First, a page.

Artist Interviews: David Stahl & Ryan Seslow

December 2017

This past fall during one of our monthly studio visits, David Stahl and I came up with an idea to interview each other and discover a bit more about each other’s artistic process. It was a lot of fun! Its a great reminder that inspiration is always so close by and that the more we share, the more we discover and learn back in return. This is contagious energy. Who inspires you? What questions would you like to ask that person? What is stopping you from doing that?

1. Was there someone who influenced you to become an artist when you were younger? If someone did what was special about that person? 

Ryan – I am influenced by so many things that contribute to being an artist. First and foremost I loved cartoons as a child. I would watch them on Saturday mornings and try to draw them from the TV screen as they moved. I would do this for hours and hours. My art teachers always inspired me greatly. I loved to watch them describe our class projects and then help us create them. This carried on all through high school and college. However in college I realized I could become the teacher that I needed most to help me grow and evolve. And then after 15 years of teaching I have realized that it is my students who inspire me most of all! The exchange of learning from other artists and how we all uniquely create and communicate with our work. (I still keep in touch with my high school art teachers.)

David – My high school teachers also had great influence in my wanting to become an artist. Chris gave me the way to express that desire. The art teachers helped me try new things. My parents have always supported me. Mark continues to be my buddy and helper. You expanded my knowledge and world with the creation of my website. I am fortunate to have these people in my life. 

 

2. What inspires you now to keep creating works that are interesting for you to do?
 
Ryan – Life itself and the process of becoming more aware and conscious as I grow older. (Wow, Did I say that?) I am fascinated by the fact that each day we wake up and there is another 24 hours waiting for us to create something new. I am discovering that the practice of awareness itself brings newness into our realm of what is possible. I keep expanding on that .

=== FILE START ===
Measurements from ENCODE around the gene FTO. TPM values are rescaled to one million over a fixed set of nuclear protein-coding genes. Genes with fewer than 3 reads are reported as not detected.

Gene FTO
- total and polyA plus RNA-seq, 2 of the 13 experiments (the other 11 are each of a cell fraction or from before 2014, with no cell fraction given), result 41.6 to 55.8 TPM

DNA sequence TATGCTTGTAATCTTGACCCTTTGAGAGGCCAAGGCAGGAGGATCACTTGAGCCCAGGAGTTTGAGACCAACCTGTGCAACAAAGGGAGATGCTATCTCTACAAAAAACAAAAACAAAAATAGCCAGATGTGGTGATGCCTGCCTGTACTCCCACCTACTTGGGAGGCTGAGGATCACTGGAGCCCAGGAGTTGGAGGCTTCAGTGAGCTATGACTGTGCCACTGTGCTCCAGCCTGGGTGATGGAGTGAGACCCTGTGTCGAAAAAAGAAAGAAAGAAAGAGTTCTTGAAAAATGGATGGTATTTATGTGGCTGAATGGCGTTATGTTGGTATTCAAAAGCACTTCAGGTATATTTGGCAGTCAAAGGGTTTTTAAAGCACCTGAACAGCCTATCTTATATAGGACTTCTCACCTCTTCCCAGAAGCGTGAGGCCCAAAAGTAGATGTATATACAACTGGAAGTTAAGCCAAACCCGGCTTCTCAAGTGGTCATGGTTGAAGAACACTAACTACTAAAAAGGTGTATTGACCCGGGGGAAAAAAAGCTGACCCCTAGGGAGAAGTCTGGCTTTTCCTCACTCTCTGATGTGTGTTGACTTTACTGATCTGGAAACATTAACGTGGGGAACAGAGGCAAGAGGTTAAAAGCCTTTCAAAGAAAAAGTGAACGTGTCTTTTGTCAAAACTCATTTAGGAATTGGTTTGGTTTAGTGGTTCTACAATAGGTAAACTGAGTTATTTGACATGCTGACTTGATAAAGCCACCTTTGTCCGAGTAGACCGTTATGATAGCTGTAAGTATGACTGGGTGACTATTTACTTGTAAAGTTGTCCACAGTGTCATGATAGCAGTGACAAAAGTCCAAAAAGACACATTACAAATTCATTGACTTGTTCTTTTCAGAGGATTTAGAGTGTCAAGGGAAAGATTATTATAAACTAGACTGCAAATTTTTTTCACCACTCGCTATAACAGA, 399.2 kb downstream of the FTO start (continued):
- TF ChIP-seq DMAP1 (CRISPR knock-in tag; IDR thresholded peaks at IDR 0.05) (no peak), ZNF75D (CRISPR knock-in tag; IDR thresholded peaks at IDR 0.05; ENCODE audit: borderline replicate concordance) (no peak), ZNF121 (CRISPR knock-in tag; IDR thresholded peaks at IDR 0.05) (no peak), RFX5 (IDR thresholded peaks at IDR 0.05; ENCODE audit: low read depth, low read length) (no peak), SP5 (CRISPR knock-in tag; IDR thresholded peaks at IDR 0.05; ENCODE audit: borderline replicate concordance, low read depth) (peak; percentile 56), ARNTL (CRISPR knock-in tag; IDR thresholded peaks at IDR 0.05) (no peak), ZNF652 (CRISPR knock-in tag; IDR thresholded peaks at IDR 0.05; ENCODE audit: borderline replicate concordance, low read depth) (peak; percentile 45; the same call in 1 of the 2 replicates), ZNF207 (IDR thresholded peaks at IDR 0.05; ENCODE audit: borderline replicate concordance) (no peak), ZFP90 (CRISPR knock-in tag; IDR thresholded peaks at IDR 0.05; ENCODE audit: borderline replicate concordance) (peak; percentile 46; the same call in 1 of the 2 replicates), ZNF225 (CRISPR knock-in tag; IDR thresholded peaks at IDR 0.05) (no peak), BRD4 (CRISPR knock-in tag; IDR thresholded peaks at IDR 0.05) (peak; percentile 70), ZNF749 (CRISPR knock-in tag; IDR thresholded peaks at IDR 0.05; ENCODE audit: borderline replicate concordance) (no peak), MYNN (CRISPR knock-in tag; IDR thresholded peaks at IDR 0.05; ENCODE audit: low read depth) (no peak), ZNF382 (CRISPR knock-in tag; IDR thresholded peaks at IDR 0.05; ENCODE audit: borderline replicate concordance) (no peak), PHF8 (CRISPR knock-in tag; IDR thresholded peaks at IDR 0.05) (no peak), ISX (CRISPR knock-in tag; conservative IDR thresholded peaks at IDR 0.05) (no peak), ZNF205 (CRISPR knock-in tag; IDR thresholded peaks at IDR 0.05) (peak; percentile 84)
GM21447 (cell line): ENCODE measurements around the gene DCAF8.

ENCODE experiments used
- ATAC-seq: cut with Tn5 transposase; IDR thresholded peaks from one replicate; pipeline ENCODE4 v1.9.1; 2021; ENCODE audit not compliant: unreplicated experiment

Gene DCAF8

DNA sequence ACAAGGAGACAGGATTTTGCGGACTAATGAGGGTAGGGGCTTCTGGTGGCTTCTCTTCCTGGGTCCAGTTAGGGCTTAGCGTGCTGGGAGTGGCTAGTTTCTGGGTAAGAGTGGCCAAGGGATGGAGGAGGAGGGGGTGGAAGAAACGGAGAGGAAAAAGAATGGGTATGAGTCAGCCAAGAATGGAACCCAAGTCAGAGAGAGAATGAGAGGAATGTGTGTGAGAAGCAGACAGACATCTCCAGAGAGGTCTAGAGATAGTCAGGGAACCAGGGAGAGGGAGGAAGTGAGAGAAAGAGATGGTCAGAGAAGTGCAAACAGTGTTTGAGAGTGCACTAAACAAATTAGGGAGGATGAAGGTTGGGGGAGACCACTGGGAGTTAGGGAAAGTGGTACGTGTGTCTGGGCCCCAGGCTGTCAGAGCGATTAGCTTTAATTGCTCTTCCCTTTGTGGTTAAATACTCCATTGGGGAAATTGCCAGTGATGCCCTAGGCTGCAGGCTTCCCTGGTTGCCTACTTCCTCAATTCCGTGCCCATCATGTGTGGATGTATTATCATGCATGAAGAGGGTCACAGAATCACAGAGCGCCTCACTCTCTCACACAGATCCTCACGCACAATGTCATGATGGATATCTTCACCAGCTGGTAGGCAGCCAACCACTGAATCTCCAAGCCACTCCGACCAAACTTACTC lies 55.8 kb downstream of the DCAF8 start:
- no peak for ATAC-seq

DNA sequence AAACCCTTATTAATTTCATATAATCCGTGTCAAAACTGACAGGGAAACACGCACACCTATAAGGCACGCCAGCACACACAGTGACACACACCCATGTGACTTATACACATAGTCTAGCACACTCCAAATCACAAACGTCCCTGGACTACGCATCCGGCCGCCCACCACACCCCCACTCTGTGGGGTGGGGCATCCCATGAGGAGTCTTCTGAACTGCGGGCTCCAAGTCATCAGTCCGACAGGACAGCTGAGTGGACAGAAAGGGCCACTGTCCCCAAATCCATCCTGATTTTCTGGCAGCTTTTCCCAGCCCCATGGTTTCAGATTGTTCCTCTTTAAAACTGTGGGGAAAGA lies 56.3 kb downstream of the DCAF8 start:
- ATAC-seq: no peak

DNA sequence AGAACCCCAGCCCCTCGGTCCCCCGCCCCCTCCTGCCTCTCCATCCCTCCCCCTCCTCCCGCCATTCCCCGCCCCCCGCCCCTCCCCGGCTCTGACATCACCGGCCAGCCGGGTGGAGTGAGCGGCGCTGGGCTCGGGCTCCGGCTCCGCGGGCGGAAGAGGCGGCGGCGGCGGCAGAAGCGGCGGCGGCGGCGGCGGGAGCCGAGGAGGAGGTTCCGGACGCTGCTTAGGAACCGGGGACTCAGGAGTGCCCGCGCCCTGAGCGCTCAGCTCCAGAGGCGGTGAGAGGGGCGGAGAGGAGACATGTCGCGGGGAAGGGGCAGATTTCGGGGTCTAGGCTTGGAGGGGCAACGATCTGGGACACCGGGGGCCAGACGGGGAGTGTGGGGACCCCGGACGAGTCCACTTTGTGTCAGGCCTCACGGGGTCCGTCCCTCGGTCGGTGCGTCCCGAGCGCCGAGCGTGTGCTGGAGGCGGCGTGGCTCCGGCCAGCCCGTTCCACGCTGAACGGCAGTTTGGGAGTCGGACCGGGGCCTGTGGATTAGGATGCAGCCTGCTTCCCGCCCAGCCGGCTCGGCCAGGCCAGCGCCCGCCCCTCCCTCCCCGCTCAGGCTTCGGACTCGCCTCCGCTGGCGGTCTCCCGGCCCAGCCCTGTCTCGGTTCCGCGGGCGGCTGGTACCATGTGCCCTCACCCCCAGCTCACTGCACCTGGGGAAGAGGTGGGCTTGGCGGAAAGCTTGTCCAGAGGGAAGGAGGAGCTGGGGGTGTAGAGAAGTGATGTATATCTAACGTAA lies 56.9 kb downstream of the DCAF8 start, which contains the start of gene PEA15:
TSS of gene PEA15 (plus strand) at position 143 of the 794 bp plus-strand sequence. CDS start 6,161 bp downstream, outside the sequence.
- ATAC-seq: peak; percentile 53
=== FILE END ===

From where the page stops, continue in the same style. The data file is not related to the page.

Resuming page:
David – I use many materials In my work so no two pieces are the same. It is the uniqueness of each work that inspires me to keep creating more. Often the image I have in my mind is quite different than the final product. Some works are confined to a pre selected border and others evolve as I go. 

3. How do you assess your own work and to what degree do the comments of others influence your assessment?

Ryan – I assess my own work in a few ways. For one, I observe it in process and after it is completed. I look at it carefully and I make some notes about what I like and what I dislike. I consider how it can also be another way. I then share it on the web and through various projects. Some are traditional ways, like in galleries, but some are non-traditional such as leaving my work in public spaces without permission. I understand that the sheer fact that I am creating “something” means that everyone who shares this planet with me is entitled to their own opinion on the experience they have with the work, and everyone is right and wrong at the same time. I don’t take on negative critiques personally, I listen to the feedback and welcome it as a part of the process of the works potential. Sometimes I make adjustments based on those experiences, sometimes I do not. Either way, I am always seeking to learn something from each experience.
David – I sometimes reflect on my work by writing about my art in poetic form on my website. It is easier for me to think about my work in this way. While I have had some of my work displayed in shows I am not comfortable in venues with a lot of people. It is difficult for me to interact in those settings. I do appreciate the comments people make when they see my work and feedback on my website. People have been extremely complementary about my work and I have enjoyed presenting to high school and college students about how I got into sculpture. 

 

4. Is there something that is unique to your work that can identify you? 

Ryan – Yes, my ability to reinvent myself and my work. I want to learn and apply what I am learning at all times. I am not attached to one process or one medium. I want to see what the limitations are and how I can break them free of my perceptions.

David – It is the process of using the hot glue gun to assemble my pieces that defines most of my work. I break away from that when using clay to make pottery. There is a style of complexity and simplicity that is present in all my work.  

5. Do you approach your work the same way each time you create a new sculpture?

Ryan – I have for sure. Some bodies of work evolve as a series or a thread of works that follow a technique or a method. I enjoy this for a while but then seek to do something new with its outcome. 

David – it usually is the same for me. I prefer to have routines in my life and sculpture is no different.